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It can also result in a panic attack, which can involve a pounding heart, sweating, trembling, dizziness, tingling, and fear. Later, you may have increased pain and/or fatigue. Panic attacks can sometimes lead to a major symptom flare. Over time, you may begin to fear to have panic attacks when you encounter situations that have triggered them before. That can make you afraid to go to certain places or put yourself in particular environments or situations. This is one way in which our illnesses can lead to isolation.

Misophonia is such an alien concept it can be hard for non-sufferers to comprehend

To most people misophonia simply doesn’t make sense. Sound causes pain, frustration, anger? Really, is that true? It like being told that the hat you are wearing on your head is causing someone else physical pain. That’s how strange it sounds to people who don’t have or aren’t familiar with the disorder.

There are some elements of misophonia that people without the disorder can relate to instantly. It’s the secondary feelings like anger, frustration, fear and upset which we can feel during a misophonic episode. Misophonia is not an anger disorder. The key bit to note here is ‘chronically repressed anger or rage’, or in other words, stored up anger.

This is a different disorder altogether. There is no more anger ‘in’ someone who has misophonia than there is ‘in’ someone who hasn’t. This confusion, while understandable, is extremely detrimental for sufferers. It stifles our progress in explaining and developing treatments for the disorder. It also makes it much harder for parents and loved ones to help.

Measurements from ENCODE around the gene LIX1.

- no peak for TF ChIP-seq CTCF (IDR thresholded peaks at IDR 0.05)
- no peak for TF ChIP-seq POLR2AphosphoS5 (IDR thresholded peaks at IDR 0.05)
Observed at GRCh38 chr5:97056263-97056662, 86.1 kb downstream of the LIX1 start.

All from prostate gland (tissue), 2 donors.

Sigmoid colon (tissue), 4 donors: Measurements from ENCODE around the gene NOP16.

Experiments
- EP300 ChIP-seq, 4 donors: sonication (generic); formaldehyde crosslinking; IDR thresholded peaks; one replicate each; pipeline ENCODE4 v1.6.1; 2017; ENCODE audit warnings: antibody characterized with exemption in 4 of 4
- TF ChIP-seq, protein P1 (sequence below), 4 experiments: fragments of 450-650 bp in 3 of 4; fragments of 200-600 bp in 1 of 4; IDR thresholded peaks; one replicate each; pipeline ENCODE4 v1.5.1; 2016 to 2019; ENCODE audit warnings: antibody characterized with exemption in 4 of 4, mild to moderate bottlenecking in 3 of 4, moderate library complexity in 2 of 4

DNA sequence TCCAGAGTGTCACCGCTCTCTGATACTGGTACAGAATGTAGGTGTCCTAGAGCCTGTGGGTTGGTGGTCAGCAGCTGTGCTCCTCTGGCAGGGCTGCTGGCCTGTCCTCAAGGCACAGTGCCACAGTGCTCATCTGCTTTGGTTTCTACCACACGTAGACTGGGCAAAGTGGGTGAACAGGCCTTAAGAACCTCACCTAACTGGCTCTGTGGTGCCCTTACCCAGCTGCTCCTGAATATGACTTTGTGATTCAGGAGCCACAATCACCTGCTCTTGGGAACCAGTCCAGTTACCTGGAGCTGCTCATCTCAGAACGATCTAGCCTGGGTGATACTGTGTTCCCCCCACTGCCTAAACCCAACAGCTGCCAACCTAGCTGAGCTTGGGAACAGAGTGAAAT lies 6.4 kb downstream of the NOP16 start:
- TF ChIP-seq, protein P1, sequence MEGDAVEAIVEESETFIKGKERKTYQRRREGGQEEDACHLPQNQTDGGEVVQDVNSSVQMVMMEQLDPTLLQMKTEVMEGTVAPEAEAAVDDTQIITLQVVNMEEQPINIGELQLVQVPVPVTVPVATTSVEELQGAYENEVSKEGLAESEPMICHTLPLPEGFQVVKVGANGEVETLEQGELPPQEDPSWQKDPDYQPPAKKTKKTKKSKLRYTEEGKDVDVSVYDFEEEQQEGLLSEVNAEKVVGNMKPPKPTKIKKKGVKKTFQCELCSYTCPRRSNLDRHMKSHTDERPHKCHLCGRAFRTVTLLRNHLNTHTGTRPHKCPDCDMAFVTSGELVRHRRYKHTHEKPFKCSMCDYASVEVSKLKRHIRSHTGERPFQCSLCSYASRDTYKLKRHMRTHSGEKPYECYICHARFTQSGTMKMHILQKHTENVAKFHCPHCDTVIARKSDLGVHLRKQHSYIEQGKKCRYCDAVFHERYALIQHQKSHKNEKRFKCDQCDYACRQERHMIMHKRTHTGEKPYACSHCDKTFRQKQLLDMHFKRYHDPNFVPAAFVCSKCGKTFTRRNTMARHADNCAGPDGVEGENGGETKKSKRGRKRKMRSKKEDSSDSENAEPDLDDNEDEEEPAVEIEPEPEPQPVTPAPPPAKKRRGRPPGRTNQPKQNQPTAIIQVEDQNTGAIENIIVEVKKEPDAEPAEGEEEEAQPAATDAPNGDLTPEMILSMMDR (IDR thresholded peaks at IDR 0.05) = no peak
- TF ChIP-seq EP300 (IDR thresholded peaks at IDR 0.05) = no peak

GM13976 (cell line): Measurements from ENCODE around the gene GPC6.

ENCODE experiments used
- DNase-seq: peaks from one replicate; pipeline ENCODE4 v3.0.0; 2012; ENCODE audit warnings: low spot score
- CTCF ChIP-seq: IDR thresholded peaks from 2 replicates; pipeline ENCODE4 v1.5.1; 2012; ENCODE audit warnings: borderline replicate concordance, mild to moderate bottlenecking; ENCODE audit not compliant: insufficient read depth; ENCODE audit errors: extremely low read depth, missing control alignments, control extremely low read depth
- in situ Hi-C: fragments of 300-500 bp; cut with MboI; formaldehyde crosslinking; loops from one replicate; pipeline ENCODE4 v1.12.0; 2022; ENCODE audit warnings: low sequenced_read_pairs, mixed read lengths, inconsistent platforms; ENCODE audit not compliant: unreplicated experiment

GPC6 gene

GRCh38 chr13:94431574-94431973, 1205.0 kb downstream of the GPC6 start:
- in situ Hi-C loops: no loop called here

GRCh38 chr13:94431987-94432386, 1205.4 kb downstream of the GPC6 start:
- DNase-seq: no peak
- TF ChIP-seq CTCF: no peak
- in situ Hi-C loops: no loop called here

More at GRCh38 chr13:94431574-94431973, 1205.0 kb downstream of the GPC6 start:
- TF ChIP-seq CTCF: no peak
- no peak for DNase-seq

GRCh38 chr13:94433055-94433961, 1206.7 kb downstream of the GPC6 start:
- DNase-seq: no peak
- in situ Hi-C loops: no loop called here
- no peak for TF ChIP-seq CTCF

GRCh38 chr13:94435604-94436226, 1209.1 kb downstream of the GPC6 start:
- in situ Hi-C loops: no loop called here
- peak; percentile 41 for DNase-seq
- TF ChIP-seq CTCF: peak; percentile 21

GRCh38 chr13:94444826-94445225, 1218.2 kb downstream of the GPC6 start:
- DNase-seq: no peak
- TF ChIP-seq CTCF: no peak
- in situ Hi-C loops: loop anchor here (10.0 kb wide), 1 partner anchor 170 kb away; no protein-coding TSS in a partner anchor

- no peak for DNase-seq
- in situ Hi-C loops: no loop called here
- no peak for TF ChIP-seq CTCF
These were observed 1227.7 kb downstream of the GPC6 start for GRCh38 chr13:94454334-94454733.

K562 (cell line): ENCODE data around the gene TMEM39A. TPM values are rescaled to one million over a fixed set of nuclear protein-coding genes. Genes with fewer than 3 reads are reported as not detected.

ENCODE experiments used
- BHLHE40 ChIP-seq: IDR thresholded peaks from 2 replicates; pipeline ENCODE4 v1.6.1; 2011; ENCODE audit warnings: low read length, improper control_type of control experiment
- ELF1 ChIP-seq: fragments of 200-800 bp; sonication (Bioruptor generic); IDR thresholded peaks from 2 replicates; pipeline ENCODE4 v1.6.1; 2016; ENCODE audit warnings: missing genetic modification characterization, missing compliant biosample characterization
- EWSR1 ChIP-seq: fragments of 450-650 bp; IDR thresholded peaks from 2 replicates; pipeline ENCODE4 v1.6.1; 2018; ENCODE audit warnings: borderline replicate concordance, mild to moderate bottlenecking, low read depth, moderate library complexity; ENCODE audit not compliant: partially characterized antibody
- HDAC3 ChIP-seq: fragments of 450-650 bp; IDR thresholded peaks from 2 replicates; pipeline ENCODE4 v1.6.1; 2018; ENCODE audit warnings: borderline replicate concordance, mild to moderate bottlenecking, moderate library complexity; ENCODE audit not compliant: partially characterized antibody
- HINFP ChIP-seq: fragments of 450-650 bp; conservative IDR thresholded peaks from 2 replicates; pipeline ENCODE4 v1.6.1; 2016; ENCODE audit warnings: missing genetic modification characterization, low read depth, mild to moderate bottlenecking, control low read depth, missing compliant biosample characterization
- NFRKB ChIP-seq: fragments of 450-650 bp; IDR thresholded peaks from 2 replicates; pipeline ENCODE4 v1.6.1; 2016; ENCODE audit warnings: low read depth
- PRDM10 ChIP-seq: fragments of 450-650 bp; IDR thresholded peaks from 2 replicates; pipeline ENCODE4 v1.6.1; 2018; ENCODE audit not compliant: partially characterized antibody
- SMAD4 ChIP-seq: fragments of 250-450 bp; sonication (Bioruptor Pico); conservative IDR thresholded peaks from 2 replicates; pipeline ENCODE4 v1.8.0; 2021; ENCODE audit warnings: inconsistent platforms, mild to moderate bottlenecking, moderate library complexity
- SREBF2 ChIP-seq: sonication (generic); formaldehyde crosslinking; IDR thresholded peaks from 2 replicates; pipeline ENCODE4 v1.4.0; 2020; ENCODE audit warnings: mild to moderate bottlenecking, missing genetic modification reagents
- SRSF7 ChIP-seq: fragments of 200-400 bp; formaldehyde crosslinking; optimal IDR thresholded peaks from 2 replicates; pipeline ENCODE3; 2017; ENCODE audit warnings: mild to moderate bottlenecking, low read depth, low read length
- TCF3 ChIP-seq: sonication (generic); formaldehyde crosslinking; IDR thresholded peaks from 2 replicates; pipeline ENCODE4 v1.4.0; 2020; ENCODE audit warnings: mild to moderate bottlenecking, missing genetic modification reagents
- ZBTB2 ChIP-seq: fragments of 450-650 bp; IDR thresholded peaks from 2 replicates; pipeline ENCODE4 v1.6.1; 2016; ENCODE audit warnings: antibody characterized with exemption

What we can do about it?

We don’t yet know much about treating misophonia. Some people report that neuro feedback, cognitive behavioral therapy, and general stress management can help. It seems to me that the important thing for us at this stage is recognizing it so we can try to manage it.

If you get a better understanding of what your triggers are, you can work with your friends and family to minimize your exposure to those sounds, or, when you are exposed, you can use relaxation techniques to mitigate your reaction. It’s also something you can talk to your doctor about to see if he/she has any suggestions. If you’re diagnosed with it, you should also be able to get reasonable accommodation to help you deal with it at work.

Avoiding certain situations

Avoiding certain situations may become necessary for you. For example, if a crowded grocery store is a common trigger, you may need to shop during slow times, such as early in the morning or at night. (See what else can help with grocery shopping.)

Avoidance can be necessary but it can also become a problem if you find yourself avoiding too much such as any place that might be noisy or crowded. If you find yourself becoming isolated by avoidance, or missing things that are important to you, you may benefit from professional counseling.